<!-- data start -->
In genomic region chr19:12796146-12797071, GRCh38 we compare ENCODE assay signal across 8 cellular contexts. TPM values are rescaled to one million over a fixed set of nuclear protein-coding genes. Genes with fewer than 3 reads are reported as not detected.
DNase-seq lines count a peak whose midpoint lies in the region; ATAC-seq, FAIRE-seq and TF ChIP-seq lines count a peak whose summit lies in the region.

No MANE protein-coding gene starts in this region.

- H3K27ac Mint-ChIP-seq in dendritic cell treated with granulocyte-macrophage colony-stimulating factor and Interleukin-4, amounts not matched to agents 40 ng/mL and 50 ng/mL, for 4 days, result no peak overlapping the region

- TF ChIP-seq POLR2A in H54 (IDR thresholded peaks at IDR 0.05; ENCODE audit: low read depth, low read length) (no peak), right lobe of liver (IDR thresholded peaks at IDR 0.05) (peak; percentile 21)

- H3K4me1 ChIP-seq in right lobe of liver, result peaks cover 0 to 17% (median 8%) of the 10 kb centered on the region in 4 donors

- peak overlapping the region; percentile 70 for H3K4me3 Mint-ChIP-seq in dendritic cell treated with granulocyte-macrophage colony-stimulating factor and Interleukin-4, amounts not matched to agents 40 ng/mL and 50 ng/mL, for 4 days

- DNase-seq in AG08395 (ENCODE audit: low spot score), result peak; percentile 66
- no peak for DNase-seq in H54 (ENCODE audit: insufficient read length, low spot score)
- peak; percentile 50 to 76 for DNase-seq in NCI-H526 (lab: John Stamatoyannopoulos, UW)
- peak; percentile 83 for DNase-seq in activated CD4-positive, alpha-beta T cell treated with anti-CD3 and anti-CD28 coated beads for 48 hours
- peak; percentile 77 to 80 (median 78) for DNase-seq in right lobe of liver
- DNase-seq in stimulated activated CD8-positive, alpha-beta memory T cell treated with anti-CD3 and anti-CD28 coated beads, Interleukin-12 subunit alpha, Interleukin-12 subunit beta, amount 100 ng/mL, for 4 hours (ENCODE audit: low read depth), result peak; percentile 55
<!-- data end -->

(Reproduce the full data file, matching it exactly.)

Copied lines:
In genomic region chr19:12796146-12797071, GRCh38 we compare ENCODE assay signal across 8 cellular contexts. TPM values are rescaled to one million over a fixed set of nuclear protein-coding genes. Genes with fewer than 3 reads are reported as not detected.
DNase-seq lines count a peak whose midpoint lies in the region; ATAC-seq, FAIRE-seq and TF ChIP-seq lines count a peak whose summit lies in the region.

No MANE protein-coding gene starts in this region.

- H3K27ac Mint-ChIP-seq in dendritic cell treated with granulocyte-macrophage colony-stimulating factor and Interleukin-4, amounts not matched to agents 40 ng/mL and 50 ng/mL, for 4 days, result no peak overlapping the region

- TF ChIP-seq POLR2A in H54 (IDR thresholded peaks at IDR 0.05; ENCODE audit: low read depth, low read length) (no peak), right lobe of liver (IDR thresholded peaks at IDR 0.05) (peak; percentile 21)

- H3K4me1 ChIP-seq in right lobe of liver, result peaks cover 0 to 17% (median 8%) of the 10 kb centered on the region in 4 donors

- peak overlapping the region; percentile 70 for H3K4me3 Mint-ChIP-seq in dendritic cell treated with granulocyte-macrophage colony-stimulating factor and Interleukin-4, amounts not matched to agents 40 ng/mL and 50 ng/mL, for 4 days

- DNase-seq in AG08395 (ENCODE audit: low spot score), result peak; percentile 66
- no peak for DNase-seq in H54 (ENCODE audit: insufficient read length, low spot score)
- peak; percentile 50 to 76 for DNase-seq in NCI-H526 (lab: John Stamatoyannopoulos, UW)
- peak; percentile 83 for DNase-seq in activated CD4-positive, alpha-beta T cell treated with anti-CD3 and anti-CD28 coated beads for 48 hours
- peak; percentile 77 to 80 (median 78) for DNase-seq in right lobe of liver
- DNase-seq in stimulated activated CD8-positive, alpha-beta memory T cell treated with anti-CD3 and anti-CD28 coated beads, Interleukin-12 subunit alpha, Interleukin-12 subunit beta, amount 100 ng/mL, for 4 hours (ENCODE audit: low read depth), result peak; percentile 55